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He went away

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"Madame has a guest," the chambermaid rushes to say, and the general frowns at her; he does not like her expression at this moment.

He sees a man in the parlour, but Tanya is nowhere to be seen. The man stands with his back to him, immovable and rigid, but he seems familiar.

"Onegin," the general says, coming closer; somehow he's not quite surprised to see this distant cousin of his standing alone in his parlour…

… looking shell-shocked, he thinks when Onegin turns to him, his face pale. Onegin does not seem to really see him.

"Onegin, my friend, have you already–" He intends to ask whether Onegin has already dined — his instincts tell him to go slowly and not to scare the man off. However, it has been a vain effort — Onegin rushes out, still without having looked him in the face.

The general stands in the empty room and thinks — almost inconsequentially — that he hasn't taken his spurs off. And that he should probably do this now. Then he shrugs and goes to look for his wife.

Tanya is in her boudoir, sitting in an armchair with a book open — a book she is not reading. She looks distant and immovable, and a bit like Onegin in her posture, which troubles him.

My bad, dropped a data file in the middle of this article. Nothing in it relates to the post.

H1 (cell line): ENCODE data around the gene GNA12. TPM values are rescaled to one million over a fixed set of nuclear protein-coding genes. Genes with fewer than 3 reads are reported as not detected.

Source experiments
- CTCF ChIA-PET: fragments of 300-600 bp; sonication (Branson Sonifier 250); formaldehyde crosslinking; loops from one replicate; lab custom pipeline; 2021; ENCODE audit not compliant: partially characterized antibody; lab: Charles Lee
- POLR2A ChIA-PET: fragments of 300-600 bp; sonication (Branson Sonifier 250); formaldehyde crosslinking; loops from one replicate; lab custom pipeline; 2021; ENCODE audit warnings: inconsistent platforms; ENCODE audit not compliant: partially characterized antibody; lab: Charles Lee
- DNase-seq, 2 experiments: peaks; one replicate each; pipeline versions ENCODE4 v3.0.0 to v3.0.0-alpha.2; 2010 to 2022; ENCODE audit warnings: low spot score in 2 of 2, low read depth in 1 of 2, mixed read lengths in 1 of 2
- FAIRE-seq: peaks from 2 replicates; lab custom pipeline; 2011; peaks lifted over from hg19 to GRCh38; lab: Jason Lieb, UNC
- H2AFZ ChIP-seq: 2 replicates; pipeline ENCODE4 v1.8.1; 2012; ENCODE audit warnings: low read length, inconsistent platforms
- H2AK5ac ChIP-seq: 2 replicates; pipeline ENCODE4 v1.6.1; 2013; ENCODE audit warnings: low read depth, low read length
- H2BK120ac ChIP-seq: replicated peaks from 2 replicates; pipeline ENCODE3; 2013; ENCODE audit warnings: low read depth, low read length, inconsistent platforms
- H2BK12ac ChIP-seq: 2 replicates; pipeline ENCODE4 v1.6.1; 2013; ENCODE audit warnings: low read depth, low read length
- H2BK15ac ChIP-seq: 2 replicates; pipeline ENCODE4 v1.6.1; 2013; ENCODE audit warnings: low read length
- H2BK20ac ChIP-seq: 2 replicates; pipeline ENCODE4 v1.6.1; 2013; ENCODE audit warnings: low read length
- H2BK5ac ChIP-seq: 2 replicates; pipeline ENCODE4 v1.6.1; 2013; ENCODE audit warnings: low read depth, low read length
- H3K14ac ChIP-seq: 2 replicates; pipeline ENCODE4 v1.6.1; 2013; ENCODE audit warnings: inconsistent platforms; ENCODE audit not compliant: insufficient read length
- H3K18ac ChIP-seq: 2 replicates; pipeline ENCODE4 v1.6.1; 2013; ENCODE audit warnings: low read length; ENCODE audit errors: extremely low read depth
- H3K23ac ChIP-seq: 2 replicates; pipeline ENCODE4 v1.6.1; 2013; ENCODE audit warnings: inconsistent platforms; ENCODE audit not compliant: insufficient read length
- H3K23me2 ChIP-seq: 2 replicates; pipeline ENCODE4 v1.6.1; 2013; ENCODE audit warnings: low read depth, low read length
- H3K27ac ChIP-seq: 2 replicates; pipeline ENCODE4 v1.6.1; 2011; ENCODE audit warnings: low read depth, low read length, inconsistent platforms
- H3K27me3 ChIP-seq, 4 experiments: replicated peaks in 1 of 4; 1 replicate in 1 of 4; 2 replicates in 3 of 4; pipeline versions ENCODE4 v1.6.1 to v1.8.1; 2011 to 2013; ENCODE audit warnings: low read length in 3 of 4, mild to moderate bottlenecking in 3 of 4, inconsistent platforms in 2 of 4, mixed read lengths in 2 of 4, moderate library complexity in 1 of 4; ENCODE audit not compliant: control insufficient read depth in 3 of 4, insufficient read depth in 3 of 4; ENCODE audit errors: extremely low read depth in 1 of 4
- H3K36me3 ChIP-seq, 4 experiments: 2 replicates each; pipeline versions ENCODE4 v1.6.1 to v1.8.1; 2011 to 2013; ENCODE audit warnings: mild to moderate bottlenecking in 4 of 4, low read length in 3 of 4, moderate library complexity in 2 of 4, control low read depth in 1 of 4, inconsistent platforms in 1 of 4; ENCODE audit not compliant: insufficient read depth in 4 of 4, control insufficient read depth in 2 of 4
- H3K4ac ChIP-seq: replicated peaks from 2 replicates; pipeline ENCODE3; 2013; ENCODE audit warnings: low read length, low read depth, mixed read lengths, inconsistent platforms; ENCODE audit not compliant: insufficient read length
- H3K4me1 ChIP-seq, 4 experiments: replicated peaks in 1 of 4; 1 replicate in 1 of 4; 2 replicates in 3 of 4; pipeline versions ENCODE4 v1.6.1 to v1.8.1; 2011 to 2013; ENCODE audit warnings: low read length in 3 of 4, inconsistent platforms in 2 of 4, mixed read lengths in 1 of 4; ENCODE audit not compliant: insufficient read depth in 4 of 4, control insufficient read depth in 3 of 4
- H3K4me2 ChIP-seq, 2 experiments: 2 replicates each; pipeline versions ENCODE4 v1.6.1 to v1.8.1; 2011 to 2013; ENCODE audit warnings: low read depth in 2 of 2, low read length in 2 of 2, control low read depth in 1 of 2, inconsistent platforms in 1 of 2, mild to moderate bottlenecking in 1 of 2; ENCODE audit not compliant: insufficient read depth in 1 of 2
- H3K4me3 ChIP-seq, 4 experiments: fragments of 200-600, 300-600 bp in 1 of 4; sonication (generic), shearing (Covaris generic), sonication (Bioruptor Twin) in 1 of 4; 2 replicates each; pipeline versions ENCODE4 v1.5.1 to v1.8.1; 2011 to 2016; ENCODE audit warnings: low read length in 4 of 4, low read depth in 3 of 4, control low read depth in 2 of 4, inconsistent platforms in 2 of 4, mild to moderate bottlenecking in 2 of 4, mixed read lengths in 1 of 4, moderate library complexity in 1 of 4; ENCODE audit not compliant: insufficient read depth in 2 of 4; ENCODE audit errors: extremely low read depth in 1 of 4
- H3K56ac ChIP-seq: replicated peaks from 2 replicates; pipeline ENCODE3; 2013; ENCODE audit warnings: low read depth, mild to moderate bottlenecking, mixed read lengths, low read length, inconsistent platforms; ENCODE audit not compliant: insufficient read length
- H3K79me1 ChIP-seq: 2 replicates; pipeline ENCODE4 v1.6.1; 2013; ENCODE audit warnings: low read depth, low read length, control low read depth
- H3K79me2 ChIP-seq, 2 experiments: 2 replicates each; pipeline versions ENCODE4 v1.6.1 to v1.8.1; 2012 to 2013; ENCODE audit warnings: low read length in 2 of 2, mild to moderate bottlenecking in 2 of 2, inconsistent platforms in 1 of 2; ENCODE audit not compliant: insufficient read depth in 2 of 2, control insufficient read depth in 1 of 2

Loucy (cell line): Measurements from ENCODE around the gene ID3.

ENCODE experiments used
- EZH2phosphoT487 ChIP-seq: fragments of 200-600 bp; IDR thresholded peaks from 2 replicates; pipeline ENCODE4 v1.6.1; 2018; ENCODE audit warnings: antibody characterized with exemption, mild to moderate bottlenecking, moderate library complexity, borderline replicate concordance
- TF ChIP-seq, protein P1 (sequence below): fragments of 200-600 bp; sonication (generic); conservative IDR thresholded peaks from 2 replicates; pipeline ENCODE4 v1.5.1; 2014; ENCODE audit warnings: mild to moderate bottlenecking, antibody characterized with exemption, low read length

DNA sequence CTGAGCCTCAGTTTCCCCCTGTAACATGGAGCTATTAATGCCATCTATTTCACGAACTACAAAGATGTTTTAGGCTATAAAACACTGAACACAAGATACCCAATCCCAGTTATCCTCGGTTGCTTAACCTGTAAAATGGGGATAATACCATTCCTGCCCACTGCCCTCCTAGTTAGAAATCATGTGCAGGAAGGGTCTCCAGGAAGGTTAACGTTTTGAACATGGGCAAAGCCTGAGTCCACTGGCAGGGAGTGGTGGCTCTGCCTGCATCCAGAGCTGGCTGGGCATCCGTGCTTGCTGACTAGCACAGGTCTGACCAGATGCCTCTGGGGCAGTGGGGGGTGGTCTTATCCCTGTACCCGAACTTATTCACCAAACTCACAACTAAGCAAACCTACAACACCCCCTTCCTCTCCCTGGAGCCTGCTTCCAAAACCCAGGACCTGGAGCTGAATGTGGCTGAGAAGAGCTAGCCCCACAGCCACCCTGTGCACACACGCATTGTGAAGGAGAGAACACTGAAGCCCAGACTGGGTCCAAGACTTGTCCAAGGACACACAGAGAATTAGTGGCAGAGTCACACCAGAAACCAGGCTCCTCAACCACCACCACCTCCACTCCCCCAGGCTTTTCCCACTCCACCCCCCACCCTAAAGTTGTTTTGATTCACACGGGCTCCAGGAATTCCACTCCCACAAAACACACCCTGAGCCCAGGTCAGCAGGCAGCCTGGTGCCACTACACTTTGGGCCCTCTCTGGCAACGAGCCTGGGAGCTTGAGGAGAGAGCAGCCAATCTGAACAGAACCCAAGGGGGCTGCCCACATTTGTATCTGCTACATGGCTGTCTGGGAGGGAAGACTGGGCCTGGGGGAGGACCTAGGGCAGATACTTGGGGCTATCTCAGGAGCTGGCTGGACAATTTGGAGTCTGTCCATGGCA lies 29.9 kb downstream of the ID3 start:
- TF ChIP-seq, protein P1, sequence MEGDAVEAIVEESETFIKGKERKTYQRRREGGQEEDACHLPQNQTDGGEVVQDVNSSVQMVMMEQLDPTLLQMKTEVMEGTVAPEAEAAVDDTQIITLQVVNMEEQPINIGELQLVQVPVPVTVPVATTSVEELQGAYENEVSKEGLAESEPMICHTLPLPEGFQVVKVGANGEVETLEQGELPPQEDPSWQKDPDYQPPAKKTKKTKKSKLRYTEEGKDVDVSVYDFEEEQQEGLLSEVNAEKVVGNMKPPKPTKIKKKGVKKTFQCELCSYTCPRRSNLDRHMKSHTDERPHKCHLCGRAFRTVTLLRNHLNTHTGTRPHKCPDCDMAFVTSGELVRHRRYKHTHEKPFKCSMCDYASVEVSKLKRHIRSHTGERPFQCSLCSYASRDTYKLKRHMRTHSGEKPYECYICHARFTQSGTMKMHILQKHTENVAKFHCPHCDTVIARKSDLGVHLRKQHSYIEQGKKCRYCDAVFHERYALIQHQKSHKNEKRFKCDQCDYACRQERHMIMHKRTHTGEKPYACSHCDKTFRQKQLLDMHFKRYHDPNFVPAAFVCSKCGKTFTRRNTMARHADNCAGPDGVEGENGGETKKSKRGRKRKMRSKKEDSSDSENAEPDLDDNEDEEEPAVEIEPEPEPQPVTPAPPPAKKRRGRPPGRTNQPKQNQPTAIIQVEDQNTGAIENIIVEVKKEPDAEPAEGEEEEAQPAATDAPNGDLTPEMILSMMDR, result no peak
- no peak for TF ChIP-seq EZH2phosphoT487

"Tanechka," he says quietly. "I'm home."

And she lifts her head, and smiles welcomingly, and puts her book away, and comes to greet him as usual.

No, he thinks. It won't do. He remembers too well the hidden wounded look on the face of the girl he married back then in Moscow. He never planned to see it again, on the face of the woman he had always known she'd become.

He takes her hand. "Tanechka," he says, "he went away."

And even as he says it, he is adding things together as if guessing an enemy's location from reconnaissance data: Onegin's travels. Tanya coming to Moscow. Onegin saying they were neighbours.

"He went away," he repeats, slowly stroking Tanya's hand. And, as his wife hides her face in his shoulder, not quite crying, the general hopes that he will never return.